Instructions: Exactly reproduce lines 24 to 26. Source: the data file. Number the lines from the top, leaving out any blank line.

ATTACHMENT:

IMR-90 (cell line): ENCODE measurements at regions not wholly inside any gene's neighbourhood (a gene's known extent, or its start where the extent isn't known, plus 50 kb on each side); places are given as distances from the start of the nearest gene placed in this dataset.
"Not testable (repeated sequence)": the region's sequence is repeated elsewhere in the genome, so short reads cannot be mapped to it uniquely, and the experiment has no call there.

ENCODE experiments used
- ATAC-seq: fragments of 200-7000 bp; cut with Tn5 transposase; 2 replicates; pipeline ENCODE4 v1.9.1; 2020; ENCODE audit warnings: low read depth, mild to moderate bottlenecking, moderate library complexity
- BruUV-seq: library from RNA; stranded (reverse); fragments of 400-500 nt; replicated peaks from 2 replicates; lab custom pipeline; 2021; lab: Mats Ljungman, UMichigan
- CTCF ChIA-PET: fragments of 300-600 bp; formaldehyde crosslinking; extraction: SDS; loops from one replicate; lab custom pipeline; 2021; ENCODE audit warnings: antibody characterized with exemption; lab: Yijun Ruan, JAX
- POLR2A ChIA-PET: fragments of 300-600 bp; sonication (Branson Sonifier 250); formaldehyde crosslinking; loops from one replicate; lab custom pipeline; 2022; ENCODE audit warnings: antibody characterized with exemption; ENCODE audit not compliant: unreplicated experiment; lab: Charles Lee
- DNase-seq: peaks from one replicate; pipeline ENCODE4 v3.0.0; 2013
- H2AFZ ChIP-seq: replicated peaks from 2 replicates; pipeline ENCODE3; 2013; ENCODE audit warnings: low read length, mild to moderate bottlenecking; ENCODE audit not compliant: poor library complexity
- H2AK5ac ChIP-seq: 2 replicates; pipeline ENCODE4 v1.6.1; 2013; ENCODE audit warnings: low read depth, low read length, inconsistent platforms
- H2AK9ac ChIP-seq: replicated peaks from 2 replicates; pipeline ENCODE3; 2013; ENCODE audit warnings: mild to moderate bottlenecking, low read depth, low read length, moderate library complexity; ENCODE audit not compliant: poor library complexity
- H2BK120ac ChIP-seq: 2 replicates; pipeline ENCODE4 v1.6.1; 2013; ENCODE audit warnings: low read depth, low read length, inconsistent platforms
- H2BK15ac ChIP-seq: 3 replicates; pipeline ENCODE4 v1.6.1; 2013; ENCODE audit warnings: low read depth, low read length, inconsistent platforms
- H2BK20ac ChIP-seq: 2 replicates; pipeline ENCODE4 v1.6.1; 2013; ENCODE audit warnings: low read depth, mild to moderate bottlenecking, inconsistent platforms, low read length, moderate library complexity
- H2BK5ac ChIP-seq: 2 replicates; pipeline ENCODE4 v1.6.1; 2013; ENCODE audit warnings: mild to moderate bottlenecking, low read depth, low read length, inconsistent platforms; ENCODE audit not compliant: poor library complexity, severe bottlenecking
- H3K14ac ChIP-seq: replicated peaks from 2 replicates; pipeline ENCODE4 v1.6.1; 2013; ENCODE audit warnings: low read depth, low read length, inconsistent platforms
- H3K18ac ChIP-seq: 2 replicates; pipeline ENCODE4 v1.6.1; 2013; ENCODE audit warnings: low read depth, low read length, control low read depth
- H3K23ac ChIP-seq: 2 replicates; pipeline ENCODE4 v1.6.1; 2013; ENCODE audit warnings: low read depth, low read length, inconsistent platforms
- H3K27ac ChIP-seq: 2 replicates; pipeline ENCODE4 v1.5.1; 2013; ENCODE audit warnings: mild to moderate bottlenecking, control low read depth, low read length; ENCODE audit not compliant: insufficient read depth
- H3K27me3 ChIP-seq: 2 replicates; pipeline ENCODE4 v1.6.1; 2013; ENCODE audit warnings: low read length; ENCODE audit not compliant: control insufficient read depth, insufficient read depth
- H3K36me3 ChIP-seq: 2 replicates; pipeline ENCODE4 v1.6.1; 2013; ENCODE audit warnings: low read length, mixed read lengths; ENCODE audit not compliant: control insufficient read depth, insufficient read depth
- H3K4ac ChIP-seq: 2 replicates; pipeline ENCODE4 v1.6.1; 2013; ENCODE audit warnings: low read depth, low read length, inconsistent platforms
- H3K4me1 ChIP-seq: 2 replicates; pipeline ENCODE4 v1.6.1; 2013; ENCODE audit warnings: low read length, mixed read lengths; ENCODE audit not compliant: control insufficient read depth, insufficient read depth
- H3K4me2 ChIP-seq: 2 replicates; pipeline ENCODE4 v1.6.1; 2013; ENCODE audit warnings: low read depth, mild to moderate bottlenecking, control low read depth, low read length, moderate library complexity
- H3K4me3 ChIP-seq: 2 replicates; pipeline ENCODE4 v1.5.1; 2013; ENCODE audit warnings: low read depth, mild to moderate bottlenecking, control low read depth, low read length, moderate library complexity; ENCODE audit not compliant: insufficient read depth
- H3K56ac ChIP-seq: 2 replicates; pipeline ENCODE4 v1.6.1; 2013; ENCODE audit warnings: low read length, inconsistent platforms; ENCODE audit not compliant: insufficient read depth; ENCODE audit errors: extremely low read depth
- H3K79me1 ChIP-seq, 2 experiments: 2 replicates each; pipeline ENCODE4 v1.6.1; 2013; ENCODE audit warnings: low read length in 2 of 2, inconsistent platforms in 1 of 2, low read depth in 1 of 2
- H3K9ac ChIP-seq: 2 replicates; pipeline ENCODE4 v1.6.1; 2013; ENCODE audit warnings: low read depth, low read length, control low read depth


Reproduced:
- H3K4me2 ChIP-seq: 2 replicates; pipeline ENCODE4 v1.6.1; 2013; ENCODE audit warnings: low read depth, mild to moderate bottlenecking, control low read depth, low read length, moderate library complexity
- H3K4me3 ChIP-seq: 2 replicates; pipeline ENCODE4 v1.5.1; 2013; ENCODE audit warnings: low read depth, mild to moderate bottlenecking, control low read depth, low read length, moderate library complexity; ENCODE audit not compliant: insufficient read depth
- H3K56ac ChIP-seq: 2 replicates; pipeline ENCODE4 v1.6.1; 2013; ENCODE audit warnings: low read length, inconsistent platforms; ENCODE audit not compliant: insufficient read depth; ENCODE audit errors: extremely low read depth